• if you get one sterile male to(try to) breed with a female mosquito, you have possibly killed gazillion tsillion mosquitos that female would have made. thus you have reduced the number of mosquitos in the next round. the males don't suck blood either, so they don't spread malaria. it's not a new idea anyways, if they can flood the male market with sterile machos then the females won't have offspring, that's the plan anyways.

      killing them all isn't that easy, I suppose you could ddt but that's just nasty.
    • Maybe it's just late, but that's one of the funniest things I've seen all week. I wish I had some moderator points. I think it's funny because it pretty much mirrors what I was thinking. I can't quite make out the logic that says that sterile dads will kill off more offspring than having no moms and no dads.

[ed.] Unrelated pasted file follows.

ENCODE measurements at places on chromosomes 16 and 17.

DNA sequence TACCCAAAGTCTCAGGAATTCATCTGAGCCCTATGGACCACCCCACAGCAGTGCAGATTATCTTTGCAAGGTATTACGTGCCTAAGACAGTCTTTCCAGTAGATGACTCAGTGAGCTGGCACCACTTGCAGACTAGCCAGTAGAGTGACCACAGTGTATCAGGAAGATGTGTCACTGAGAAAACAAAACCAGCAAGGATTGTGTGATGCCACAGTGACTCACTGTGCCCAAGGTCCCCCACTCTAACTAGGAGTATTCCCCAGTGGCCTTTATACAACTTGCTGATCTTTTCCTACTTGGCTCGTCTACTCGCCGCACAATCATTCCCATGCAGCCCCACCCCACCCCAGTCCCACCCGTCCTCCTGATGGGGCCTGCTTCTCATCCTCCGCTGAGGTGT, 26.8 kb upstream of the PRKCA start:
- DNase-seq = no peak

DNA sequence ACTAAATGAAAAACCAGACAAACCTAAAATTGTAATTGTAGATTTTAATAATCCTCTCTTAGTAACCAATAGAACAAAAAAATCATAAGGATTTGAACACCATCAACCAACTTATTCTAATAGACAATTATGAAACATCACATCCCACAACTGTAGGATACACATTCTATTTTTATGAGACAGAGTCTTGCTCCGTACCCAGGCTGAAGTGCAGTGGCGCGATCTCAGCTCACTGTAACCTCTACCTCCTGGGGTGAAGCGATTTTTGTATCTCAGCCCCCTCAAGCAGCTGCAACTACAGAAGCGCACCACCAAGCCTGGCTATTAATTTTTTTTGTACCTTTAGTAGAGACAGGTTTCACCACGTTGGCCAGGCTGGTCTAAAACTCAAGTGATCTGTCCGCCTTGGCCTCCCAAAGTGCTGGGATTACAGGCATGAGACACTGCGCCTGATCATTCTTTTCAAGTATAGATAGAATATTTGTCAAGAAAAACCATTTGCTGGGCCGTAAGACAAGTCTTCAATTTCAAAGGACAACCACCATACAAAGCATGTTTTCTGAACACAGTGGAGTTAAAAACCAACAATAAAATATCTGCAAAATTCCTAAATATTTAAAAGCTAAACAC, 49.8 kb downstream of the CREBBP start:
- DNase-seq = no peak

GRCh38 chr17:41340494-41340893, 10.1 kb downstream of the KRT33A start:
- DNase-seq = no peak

• by booch (4157)
        OK. I'm going to attempt to figure out the logic in this method.

        Let's say we have a population of 2x mosquitos, x males, and x females. Let's collect 2y mosquitos. Half of those will be male, and half female.

        If we kill all of the mosquitos we collect, you end up with 2x-2y mosquitos left in the population.

        Now, instead of killing all the mosquitos we collected, let's use the proposed method of killing all y females, and releasing y sterile males. The population of mosquitos is now 2x-y, which is worse than i
        • I think you're looking at this too much from the point of view of the mosquito :)

          The comparison you should probably be making is

          Method 1:
          a) Head out into the bush
          b) Locate mosquito
          c) Analyse gender of mosquito
          d) Kill mosquito (if fulfils gender quota)
          f) Repeat y times

          with

          Method 2:
          a) Sort y genetically modified male mosquito larvae using automated mosquito-gonad camera/puffer thingy.
          b) Wait for mosquito maturity
          c) Release into wild

          Given that you can be doing the next round of 2a whilst 2b is going on,
          I would
    • Seriously, why would you spend all that time and money building a machine to sort 18,000 larvae per hour instead of just building an equally impressive FLY KILLING MACHINE.